Pere Portabella

Miró, l’altre / Miró, the other, 1969
16mm / DVD, 15’
Script: Pere Portabella,
Photography: Manuel Esteban,
Music: Carles Santos,
Editing: Teresa Alcocer,
Production: José Pedro Villanueva / Colegio Oficial de Arquitectos de Barcelona (COAC) / Films 59

Miró, l’altre, 1969

One of the most significant projects at COAC was the film Miró, the other (1969) by Pere Portabella, who recorded the action paintings of Joan Miró at the front glass of the building – and the removal of the same, carried out by the artist himself.

„This short film not only records this polemic, artistic performance by Miró, it also sets forth a conceptual axis, a combative, ideological intervention at the intersection of two views, which Pere Portabella also articulates in another of his clandestine films against the Franco regime (the editing por retroceso and the repetition of shots does not allow it to be understood as a realistic record of an event or as a simple document). By confiding in the setting and the expressive materials of the cinema, Pere Portabella eliminates any kind of verbal discourse in order to stick to the images and the music as the only way to elaborate his small political manifesto. In this manner, the black & white/color dichotomy functions like a surrealistic mechanism in the fight against the dictatorship (this dichotomy is found in several short films and in a feature length by Pere Portabella during this period but disappears from his films after the death of Franco). The initial images in this film, shot in the interior of the building are in black and white, while there is color during the creation of this urban work, on the windows of the Architects Association in primary colors, when Miró superimposes messy strokes and spatters of a deep black. On the street, in front of a crowd of curious onlookers, Miró darkens the chromatic joy of the building’s images, forming a graffiti of denouncement, a black protest gesture that is almost expressionist, while at the same time he creates a break with the projected well-being and the public norms of urban behavior during the dictatorship. This breaking-away gesture self-annihilates (again now in black & white) as Miró himself erases his strokes, in order to reveal how the survival of such impertinence is impossible in this context. The short film ends in black & white images of Miró inside the building, again enclosed in a grey space, ostracized in his own country, a metaphor of the impossibility of prolonging the subversion of the social order ruled by totalitarianism. By propagating the ritual until the present, Pere Portabella transcended that limit: a film that combats a time of censorship.“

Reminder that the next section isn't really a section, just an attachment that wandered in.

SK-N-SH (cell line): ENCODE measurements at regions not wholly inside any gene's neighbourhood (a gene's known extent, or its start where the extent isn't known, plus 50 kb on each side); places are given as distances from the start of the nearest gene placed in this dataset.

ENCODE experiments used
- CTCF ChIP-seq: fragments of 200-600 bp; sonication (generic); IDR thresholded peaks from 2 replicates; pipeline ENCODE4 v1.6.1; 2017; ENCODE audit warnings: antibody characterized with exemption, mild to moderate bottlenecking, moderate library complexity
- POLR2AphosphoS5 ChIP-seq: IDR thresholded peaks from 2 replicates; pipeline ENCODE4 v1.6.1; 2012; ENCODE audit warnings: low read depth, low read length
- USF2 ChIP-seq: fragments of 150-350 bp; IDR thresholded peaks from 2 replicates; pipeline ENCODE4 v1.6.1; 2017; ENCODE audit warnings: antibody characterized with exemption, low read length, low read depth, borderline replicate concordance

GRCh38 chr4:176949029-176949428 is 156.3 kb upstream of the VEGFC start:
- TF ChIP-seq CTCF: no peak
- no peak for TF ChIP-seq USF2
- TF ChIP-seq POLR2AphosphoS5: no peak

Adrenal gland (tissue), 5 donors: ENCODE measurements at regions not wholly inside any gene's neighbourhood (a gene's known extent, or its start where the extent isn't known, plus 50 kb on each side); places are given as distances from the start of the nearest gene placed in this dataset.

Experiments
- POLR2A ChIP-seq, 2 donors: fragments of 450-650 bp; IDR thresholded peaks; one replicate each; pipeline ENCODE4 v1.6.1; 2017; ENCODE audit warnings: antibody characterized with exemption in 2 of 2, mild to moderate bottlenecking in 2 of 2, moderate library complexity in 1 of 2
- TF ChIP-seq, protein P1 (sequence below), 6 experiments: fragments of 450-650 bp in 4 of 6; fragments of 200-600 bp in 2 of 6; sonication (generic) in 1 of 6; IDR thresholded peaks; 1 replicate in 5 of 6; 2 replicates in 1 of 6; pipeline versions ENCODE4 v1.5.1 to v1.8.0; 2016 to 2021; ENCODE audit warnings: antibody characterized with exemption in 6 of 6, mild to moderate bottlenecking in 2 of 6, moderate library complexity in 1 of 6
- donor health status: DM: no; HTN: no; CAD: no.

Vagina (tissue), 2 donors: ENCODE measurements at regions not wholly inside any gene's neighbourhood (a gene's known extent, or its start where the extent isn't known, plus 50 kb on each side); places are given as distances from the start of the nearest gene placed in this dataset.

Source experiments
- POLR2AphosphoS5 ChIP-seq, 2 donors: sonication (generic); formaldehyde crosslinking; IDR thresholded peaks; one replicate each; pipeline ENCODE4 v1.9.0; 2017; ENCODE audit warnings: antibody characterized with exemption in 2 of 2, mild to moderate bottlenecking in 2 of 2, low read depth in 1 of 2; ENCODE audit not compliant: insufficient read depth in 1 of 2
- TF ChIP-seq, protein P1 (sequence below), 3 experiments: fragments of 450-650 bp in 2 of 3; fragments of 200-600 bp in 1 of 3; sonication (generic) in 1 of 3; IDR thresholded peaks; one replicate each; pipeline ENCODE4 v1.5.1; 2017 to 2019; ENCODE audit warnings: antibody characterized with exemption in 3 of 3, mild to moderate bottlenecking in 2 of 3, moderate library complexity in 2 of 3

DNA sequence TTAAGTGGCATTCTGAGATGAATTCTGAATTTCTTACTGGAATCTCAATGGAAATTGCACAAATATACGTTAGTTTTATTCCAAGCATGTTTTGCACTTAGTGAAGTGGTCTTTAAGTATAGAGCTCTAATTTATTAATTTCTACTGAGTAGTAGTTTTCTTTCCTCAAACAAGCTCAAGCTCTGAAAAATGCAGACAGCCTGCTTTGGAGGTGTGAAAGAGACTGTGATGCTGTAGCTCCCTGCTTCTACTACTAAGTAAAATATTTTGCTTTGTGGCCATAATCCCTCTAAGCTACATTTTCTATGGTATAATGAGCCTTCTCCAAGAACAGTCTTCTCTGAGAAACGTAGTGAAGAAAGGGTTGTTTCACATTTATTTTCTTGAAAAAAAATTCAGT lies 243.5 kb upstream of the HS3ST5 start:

(Diego Trerotola, in: